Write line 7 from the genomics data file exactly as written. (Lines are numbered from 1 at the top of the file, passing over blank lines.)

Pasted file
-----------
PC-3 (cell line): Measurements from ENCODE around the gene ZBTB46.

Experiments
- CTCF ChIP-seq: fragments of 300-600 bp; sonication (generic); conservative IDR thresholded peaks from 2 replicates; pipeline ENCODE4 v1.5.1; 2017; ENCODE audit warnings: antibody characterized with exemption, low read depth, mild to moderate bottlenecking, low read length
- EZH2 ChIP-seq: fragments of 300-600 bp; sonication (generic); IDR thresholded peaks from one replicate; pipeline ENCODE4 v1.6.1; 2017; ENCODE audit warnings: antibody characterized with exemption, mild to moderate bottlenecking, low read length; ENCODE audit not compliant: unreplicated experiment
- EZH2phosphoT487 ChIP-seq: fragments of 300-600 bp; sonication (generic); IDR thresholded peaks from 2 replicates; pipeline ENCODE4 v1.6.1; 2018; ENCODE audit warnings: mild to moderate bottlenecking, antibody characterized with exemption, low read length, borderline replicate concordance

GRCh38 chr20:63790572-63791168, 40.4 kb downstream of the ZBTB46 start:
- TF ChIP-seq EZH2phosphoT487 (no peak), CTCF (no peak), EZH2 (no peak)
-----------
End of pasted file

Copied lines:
- TF ChIP-seq EZH2phosphoT487 (no peak), CTCF (no peak), EZH2 (no peak)